Proposed regulations from the Internal Revenue Service regarding the providing of added insurance coverage by a defined benefit plan could in fact inhibit the ability or the desire of plans to offer such benefits, according to comment letters from industry participants.
The proposed rule was opened for comment in August and drew the concern of groups such as the Association for Advanced Life Underwriting and the American Benefits Council.
In its comment letter, the AALU raised strong concerns about proposed regulations that it argued would tax any accident or health insurance premiums paid under a qualified retirement plan. Written by AALU President Larry Raymond, the letter called for the proposed regulations to either be withdrawn or be modified to create an exception for disability insurance benefits.
The American Benefits Council also took issue with changes in the handling of disability premiums. “With regard to the proposed regulation, we are concerned that it could affect a wide variety of common practices that our members use to provide and protect the retirement income of disabled employees under qualified plans,” said Lyn Dudley, vice president of retirement policy for the council in its comment letter. Specifically, ABC noted that those practices include the provision for continued defined contribution plan accruals for employees on long-term disability, including those with funding from employer contributions, the purchase of a special LTD policy designed for DC plans, or from a companion welfare benefit trust.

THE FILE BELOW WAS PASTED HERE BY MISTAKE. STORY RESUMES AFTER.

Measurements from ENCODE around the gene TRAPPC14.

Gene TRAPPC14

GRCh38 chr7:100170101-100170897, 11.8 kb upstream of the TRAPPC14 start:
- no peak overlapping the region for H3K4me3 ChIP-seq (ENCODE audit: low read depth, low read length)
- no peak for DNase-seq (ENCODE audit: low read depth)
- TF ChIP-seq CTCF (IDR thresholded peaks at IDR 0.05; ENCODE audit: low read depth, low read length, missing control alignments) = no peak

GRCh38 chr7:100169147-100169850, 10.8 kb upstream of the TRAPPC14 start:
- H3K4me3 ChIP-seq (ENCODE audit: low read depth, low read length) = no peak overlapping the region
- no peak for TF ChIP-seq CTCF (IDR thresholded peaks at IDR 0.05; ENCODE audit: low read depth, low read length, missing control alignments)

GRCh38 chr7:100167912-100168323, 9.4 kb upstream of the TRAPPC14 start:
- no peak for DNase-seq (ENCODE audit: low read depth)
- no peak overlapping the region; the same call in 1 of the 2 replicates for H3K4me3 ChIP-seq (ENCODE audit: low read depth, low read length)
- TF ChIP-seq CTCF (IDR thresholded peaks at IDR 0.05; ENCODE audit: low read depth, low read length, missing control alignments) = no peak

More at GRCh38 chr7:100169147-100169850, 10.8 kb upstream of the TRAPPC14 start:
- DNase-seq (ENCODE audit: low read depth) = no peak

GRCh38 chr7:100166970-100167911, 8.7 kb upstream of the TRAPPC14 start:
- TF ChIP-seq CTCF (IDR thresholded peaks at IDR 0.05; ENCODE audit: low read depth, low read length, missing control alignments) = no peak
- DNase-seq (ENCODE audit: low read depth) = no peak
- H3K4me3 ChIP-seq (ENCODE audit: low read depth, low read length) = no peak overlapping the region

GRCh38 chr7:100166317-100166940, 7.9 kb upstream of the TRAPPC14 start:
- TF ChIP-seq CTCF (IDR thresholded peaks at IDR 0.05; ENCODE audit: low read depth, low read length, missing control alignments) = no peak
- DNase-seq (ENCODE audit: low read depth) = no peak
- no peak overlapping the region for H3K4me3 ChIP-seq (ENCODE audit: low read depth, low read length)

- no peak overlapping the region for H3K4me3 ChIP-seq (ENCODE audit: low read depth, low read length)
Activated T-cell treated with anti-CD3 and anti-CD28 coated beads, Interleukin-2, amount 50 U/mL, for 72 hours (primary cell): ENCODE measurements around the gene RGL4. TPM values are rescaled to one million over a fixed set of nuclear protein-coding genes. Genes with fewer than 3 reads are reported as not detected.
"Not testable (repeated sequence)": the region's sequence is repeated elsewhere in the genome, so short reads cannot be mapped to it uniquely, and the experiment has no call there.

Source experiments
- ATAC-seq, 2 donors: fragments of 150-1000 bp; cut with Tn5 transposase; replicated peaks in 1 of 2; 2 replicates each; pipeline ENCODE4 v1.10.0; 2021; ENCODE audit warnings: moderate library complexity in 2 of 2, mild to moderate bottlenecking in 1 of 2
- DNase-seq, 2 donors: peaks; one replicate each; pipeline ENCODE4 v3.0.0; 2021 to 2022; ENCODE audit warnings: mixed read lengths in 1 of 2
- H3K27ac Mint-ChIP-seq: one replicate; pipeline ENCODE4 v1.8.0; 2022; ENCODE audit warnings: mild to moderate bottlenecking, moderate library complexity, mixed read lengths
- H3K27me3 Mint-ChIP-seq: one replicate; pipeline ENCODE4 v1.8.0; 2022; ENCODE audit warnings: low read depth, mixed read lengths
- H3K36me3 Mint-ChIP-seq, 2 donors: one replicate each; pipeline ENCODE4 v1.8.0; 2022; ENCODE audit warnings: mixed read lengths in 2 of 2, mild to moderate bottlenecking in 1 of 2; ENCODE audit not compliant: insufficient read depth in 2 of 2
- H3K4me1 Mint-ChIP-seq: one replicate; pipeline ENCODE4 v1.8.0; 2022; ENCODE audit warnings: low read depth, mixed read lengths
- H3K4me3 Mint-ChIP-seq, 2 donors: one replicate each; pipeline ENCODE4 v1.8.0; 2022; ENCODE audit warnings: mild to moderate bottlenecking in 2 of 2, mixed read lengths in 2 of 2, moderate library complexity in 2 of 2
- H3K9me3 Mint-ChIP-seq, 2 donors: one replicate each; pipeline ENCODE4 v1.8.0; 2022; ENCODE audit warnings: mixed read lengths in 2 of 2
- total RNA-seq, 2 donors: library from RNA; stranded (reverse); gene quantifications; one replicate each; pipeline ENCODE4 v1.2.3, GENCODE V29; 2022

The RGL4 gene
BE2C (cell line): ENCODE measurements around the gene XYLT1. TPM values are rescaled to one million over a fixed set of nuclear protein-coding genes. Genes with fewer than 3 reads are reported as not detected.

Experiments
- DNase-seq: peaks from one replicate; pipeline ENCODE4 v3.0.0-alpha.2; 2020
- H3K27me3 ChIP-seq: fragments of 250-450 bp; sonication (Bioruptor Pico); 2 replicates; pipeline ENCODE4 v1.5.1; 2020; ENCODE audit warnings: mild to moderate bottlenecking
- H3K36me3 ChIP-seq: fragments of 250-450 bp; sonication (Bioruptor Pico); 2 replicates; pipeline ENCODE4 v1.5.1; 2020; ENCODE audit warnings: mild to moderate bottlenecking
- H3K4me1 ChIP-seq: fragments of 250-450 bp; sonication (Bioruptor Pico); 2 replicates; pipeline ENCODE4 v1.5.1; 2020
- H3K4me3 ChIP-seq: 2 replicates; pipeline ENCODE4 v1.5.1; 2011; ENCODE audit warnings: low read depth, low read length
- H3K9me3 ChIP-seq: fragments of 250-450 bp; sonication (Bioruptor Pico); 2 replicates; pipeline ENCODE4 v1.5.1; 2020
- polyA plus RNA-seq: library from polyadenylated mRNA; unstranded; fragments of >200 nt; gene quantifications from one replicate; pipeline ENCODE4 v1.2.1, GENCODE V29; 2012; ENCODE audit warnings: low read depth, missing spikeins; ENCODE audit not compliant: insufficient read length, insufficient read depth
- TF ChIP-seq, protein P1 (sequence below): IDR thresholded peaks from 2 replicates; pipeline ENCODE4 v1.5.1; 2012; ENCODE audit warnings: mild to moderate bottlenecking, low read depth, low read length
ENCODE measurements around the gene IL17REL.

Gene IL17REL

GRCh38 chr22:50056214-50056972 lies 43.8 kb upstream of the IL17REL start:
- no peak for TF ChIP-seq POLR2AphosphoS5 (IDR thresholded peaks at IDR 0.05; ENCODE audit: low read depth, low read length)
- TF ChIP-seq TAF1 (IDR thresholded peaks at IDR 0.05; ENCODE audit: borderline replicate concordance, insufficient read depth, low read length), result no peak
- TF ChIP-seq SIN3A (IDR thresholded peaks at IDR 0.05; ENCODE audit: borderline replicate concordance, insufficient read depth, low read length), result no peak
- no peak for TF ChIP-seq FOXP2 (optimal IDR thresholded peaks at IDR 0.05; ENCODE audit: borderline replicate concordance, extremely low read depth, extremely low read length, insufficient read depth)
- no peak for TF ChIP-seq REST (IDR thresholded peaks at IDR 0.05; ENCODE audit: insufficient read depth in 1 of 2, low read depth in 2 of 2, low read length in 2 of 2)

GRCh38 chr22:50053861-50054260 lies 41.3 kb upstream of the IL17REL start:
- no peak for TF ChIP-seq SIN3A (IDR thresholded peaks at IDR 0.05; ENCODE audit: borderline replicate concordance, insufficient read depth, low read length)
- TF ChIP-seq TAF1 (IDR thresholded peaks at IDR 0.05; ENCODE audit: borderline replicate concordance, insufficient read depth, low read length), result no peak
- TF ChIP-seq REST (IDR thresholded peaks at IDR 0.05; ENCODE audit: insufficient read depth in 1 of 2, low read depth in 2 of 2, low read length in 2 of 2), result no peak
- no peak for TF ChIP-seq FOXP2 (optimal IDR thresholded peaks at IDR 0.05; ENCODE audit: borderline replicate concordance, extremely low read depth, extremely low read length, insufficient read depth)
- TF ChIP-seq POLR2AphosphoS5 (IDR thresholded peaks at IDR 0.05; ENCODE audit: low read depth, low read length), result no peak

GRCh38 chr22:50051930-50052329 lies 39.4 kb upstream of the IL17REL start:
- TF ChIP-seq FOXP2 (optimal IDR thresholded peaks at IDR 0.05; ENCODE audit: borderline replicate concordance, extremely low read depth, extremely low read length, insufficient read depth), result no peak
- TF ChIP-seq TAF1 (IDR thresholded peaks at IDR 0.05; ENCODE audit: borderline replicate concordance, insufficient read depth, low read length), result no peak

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“The Council cannot identify any basis for subjecting these disability protection features to the concepts that Treasury and the Service have developed to address the treatment of health insurance,” Dudley wrote. “We are concerned that this proposed regulatory approach will prevent employers from continuing to maintain or add disability protection features to their qualified plans. Instead, the regulations should be designed to encourage the provision of disability protection in individual account plans through all of the methods in use today.”
The IRS has a rule allowing qualified retirement plans to provide “incidental benefits” in addition to retirement benefits, which provides the basis for providing life insurance under qualified plans and also encompasses accident or health insurance, which includes disability insurance. The amount of insurance premiums that can be paid for all incidental benefits cannot exceed 25% of the aggregate contributions allocated to a participant’s account.